Climate change is snowballing into more extreme weather. Between hurricanes, tornadoes, and yes, polar vortices, life on earth is becoming increasingly disrupted by weather conditions. And that can get expensive. Today on The Indicator, we look at how extreme weather can affect the economy, and what the most costly climate conditions can be.

Today on The Indicator, we answer five questions about jobs. Is the economy creating a lot of jobs each month? Is wage growth accelerating? Are the benefits of this strong labor market also being shared by low-wage workers? Are there still a lot more people who don't have a job but who would like to get a job? And, finally, are there any clouds on the horizon for the job market right now?

Music: "Alright Alright"

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RACHEL MARTIN, HOST:

Utilities in the U.S. are generally private companies regulated by government commissions. With a dedicated customer base - everyone needs water and power, right? - and government protection and oversight, utilities seemed like a safe bet for most investors.

The Congressional Budget Office is a non-partisan part of the government that provides analysis about the economy and the federal budget to Congress. One of its new reports centers on the most recent government shutdown, where 800,000 federal workers missed paychecks, and 300,000 of those workers were furloughed.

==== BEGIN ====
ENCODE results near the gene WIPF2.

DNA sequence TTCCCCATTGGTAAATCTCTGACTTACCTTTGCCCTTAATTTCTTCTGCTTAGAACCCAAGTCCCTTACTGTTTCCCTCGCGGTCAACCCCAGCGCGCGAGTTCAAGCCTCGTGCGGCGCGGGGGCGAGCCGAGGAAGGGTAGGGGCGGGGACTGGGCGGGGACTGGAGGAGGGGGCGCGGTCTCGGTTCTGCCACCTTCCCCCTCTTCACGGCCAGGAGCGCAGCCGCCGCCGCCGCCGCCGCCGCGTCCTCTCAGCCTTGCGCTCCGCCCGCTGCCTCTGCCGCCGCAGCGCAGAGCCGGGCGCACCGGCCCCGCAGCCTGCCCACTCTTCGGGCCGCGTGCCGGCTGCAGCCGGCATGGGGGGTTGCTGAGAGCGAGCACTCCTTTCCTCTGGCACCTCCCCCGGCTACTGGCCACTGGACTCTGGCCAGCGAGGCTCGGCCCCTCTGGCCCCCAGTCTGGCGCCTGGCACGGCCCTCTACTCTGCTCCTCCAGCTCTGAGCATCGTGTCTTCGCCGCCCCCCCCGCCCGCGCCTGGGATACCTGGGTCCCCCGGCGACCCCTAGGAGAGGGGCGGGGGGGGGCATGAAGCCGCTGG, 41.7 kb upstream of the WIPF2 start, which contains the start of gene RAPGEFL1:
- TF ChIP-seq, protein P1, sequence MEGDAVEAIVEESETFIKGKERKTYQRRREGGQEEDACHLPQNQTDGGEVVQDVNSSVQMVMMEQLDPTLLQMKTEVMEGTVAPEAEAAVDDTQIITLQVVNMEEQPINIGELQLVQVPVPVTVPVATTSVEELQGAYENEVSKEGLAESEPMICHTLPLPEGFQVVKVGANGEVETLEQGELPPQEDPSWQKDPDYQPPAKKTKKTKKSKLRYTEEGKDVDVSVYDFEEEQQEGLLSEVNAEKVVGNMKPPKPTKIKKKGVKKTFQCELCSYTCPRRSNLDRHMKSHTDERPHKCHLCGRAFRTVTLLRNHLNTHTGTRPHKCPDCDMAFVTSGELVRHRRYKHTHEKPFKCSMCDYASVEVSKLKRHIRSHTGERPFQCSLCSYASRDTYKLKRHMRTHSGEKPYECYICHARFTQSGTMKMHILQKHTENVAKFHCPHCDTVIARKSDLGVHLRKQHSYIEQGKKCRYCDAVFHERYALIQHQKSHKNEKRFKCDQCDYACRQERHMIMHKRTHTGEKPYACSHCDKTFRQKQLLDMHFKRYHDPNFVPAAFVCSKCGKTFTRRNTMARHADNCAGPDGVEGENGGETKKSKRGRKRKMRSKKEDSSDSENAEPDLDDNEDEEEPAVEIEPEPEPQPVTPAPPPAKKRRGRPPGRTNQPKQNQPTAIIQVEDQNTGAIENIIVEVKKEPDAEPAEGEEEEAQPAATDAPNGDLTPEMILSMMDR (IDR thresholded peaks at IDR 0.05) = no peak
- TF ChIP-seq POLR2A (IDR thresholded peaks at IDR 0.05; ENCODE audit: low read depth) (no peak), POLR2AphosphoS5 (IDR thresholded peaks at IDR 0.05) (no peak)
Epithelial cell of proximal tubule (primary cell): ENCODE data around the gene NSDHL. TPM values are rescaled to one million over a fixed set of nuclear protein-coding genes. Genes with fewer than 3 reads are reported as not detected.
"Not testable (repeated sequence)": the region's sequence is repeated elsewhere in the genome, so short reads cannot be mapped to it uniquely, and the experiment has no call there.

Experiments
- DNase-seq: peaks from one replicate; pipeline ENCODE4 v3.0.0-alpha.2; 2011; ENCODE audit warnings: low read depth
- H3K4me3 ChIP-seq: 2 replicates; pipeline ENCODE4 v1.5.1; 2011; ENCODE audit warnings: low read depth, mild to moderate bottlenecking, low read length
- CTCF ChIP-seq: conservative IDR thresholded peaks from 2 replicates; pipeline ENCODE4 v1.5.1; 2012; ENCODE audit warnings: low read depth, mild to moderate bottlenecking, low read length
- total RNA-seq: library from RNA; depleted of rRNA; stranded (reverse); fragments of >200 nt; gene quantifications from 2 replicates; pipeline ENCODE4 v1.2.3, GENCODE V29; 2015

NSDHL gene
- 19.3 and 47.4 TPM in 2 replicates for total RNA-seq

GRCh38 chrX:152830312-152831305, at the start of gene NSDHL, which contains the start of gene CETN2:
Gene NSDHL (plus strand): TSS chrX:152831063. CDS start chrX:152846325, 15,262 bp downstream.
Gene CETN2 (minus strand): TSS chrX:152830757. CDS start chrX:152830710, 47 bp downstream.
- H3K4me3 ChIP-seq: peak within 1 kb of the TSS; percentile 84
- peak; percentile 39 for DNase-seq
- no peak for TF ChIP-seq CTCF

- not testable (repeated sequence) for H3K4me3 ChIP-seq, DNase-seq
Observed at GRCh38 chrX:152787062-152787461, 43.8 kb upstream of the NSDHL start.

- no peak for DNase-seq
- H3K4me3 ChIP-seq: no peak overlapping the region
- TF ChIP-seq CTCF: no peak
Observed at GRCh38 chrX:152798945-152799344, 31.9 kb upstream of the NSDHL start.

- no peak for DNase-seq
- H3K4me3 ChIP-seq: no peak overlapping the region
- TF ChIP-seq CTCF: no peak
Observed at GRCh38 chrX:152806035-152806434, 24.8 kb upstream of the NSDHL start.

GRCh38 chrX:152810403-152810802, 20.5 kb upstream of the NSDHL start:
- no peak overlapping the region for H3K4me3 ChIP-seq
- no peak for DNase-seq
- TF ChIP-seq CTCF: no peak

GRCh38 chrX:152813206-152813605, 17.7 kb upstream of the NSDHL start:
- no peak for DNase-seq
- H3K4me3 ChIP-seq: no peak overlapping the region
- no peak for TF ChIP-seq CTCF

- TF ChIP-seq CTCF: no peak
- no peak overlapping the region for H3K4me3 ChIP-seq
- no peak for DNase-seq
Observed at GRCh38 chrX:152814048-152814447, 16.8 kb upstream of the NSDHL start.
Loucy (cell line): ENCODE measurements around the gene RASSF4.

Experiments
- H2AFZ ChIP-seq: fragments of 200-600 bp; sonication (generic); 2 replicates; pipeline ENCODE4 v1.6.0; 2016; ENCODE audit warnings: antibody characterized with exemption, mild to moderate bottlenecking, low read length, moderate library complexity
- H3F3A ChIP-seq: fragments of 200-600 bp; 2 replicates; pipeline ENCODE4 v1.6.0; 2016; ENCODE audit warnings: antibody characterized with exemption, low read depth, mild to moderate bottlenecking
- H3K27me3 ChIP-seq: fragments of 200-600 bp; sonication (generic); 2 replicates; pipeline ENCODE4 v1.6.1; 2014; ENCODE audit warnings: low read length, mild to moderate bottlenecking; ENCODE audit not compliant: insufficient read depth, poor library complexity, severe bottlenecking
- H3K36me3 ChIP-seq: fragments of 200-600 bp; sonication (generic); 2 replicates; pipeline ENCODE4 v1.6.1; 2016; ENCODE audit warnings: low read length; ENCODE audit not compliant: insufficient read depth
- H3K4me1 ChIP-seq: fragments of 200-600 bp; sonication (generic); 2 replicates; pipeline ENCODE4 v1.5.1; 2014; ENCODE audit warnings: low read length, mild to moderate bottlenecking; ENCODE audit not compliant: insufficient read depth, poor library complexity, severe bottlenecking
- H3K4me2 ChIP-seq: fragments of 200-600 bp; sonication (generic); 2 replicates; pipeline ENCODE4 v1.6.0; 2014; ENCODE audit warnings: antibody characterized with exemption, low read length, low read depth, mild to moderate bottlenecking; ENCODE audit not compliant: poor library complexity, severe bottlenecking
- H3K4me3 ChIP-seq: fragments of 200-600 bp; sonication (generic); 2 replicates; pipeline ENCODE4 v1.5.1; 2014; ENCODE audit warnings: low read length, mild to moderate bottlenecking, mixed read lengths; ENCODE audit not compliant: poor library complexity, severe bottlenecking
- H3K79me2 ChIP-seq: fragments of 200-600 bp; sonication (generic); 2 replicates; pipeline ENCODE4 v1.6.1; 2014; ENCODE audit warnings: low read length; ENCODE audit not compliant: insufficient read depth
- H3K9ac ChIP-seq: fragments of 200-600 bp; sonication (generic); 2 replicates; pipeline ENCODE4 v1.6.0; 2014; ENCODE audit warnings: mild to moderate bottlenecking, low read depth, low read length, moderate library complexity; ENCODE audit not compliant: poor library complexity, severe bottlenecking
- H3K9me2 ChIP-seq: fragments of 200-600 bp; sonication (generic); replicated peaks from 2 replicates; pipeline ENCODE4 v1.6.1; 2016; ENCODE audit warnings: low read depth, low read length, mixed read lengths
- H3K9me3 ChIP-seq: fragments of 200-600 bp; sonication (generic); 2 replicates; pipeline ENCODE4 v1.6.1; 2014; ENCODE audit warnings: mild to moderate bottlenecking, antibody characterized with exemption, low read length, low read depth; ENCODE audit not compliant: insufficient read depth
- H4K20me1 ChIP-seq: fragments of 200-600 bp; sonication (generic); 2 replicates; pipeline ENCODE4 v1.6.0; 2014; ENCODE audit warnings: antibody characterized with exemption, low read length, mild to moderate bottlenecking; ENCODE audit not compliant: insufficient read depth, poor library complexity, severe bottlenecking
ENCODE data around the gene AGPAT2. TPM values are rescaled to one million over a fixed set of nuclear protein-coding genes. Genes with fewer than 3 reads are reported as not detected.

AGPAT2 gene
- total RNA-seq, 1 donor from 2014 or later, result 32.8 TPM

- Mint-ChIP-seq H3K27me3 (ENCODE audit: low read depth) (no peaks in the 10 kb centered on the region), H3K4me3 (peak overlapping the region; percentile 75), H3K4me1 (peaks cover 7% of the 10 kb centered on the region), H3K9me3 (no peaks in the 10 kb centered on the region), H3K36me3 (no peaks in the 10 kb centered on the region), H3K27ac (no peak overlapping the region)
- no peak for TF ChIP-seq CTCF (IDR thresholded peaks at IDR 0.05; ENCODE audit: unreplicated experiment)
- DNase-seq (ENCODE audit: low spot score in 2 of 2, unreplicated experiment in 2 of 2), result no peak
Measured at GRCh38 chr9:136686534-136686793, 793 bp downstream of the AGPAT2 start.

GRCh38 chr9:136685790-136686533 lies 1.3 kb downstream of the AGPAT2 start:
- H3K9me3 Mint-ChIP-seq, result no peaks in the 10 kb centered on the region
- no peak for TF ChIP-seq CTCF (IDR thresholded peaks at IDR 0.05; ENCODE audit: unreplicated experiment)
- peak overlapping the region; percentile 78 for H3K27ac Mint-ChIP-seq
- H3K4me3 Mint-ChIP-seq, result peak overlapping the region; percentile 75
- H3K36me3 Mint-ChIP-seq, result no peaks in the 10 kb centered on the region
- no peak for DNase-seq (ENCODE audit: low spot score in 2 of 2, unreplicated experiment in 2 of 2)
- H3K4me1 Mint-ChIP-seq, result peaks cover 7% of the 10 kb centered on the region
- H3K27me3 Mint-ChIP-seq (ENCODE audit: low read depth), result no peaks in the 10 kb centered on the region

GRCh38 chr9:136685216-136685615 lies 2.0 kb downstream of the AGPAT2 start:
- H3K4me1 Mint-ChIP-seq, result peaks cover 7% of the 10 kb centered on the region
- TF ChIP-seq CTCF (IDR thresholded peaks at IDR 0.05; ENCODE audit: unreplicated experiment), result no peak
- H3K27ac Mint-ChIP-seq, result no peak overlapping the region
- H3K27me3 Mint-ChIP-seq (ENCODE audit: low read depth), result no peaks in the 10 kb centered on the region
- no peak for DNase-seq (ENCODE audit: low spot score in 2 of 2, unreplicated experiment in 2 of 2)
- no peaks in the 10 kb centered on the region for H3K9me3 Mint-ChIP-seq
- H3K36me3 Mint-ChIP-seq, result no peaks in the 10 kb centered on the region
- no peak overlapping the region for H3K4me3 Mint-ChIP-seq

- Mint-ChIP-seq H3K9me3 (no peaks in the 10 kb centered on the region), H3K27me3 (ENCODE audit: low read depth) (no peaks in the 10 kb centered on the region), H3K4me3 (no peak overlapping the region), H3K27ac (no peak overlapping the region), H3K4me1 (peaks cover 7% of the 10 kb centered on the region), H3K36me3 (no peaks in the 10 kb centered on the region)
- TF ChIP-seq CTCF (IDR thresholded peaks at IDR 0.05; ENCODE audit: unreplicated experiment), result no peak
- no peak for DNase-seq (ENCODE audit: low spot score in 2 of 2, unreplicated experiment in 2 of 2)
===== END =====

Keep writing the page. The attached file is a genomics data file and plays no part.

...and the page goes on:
Today on The Indicator, the shutdown's direct and indirect impacts on the economy.

A Bond Is Born

Jan 29, 2019

Venice was a financial powerhouse in the twelfth century, but when the Byzantine Empire started imprisoning Venetian merchants, Venice had to strike back. To do that, it needed to raise money. Venetian politicians started a new kind of loan, the "prestiti," so they could borrow money for war. Today on The Indicator, how the the first bond came to be and how it transformed the way governments borrow money.

Research shows students who attend elite universities are more likely to graduate, and they earn higher incomes once they're in the labor market. But low-income students are underrepresented at those universities.

So Sue Dynarski, an economist at the University of Michigan, and her collaborators conducted an experiment to encourage high school seniors from low-income families in Michigan to apply to the school. Today on the Indicator, how that played out.

The trade spat with China has meant China taxing products coming from the U.S., and the U.S. doing the same to goods coming from China. As a result, American goods cost more in China, which can hurt the people who make those goods in America. Today on The Indicator, we hear from a peanut farmer in Georgia, whose business has been hammered by a one-two punch of Chinese tariffs and a hurricane that ravaged his crops.

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STEVE INSKEEP, HOST:

The end of 2018 was a time for anxiety if you own stocks. The market plunged only to soar days later and then slip again. But there might be less cause for concern than it seems. Here's Stacey Vanek Smith and Paddy Hirsch from NPR's Planet Money Indicator podcast.